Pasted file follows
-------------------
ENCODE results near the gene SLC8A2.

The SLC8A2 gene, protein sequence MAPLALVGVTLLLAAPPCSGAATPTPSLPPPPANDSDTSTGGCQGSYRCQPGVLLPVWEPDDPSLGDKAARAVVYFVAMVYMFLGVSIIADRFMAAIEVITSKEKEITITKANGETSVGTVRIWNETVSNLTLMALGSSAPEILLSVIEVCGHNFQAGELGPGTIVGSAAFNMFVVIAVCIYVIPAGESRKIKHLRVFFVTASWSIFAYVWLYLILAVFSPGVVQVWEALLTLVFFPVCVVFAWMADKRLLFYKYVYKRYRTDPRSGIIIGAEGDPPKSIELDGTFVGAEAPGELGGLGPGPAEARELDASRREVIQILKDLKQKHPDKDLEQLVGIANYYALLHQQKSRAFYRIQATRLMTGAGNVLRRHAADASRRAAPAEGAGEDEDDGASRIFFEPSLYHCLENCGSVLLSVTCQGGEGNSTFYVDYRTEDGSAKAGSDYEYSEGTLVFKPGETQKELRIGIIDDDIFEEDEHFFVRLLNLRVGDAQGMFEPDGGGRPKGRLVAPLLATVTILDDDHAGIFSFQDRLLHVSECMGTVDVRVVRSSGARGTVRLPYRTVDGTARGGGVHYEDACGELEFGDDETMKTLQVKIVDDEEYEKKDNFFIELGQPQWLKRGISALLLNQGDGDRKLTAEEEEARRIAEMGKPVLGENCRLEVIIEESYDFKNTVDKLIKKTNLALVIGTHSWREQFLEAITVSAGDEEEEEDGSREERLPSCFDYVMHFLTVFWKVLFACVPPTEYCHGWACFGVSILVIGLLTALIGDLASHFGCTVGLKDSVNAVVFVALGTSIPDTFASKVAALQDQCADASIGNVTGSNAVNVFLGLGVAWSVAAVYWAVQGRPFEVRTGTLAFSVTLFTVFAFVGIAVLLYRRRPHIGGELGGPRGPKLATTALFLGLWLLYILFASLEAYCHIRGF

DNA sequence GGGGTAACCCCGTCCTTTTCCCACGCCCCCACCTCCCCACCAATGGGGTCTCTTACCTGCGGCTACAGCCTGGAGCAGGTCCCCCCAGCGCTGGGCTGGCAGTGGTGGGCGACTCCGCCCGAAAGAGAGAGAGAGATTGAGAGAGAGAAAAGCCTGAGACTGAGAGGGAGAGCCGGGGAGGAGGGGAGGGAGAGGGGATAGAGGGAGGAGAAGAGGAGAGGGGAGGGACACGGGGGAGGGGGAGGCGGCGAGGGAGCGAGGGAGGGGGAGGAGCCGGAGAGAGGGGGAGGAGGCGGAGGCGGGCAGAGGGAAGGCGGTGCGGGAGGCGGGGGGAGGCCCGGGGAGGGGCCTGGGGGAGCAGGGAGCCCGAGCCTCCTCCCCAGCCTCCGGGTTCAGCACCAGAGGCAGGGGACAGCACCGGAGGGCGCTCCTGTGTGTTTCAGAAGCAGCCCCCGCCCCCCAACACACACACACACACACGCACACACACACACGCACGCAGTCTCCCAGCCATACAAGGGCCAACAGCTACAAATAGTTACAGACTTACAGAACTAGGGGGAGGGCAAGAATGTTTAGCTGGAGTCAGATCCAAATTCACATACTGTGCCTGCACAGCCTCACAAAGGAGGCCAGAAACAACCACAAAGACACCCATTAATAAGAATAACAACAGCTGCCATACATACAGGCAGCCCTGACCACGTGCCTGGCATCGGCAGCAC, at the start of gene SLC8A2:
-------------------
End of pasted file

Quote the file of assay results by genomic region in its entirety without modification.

ENCODE results near the gene SLC8A2.

The SLC8A2 gene, protein sequence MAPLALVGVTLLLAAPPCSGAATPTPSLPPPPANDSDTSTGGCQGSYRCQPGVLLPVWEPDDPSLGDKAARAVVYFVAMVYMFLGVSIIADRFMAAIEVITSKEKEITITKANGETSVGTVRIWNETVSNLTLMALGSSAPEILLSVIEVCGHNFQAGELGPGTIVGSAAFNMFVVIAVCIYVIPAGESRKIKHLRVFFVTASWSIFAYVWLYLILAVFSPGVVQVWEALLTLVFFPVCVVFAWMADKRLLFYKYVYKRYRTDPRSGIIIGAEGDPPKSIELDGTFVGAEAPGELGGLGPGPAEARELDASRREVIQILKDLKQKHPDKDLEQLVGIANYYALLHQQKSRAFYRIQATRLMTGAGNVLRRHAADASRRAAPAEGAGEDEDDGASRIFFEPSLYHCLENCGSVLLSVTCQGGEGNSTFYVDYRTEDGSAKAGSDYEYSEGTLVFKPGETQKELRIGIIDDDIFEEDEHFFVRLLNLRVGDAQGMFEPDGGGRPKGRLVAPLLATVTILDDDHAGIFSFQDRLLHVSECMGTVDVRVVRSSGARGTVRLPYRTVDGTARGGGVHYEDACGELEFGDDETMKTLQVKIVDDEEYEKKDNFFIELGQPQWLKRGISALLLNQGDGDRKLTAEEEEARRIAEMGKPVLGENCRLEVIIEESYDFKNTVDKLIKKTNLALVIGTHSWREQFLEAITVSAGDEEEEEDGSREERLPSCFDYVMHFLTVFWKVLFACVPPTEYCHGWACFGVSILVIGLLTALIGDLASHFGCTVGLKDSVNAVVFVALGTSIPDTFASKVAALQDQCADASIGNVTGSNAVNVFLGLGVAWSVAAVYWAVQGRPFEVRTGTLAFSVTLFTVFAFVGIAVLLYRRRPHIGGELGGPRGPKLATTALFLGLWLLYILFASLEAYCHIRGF

DNA sequence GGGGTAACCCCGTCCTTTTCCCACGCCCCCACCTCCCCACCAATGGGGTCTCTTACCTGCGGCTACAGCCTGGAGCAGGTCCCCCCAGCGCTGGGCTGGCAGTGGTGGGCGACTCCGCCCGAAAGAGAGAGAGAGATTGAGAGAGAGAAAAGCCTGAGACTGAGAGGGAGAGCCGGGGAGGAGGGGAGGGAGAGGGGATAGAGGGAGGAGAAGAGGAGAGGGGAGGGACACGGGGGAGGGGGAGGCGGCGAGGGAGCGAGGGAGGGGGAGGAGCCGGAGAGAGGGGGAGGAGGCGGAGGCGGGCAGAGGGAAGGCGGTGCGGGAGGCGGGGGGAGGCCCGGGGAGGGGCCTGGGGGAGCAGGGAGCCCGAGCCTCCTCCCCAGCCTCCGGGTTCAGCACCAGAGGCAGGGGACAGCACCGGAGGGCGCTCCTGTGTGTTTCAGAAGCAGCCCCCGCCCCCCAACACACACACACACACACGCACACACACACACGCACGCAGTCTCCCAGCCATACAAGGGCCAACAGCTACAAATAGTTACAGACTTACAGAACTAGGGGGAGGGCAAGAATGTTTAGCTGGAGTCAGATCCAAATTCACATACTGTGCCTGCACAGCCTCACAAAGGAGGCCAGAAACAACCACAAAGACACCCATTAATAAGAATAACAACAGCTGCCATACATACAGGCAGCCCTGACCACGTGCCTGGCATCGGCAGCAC, at the start of gene SLC8A2: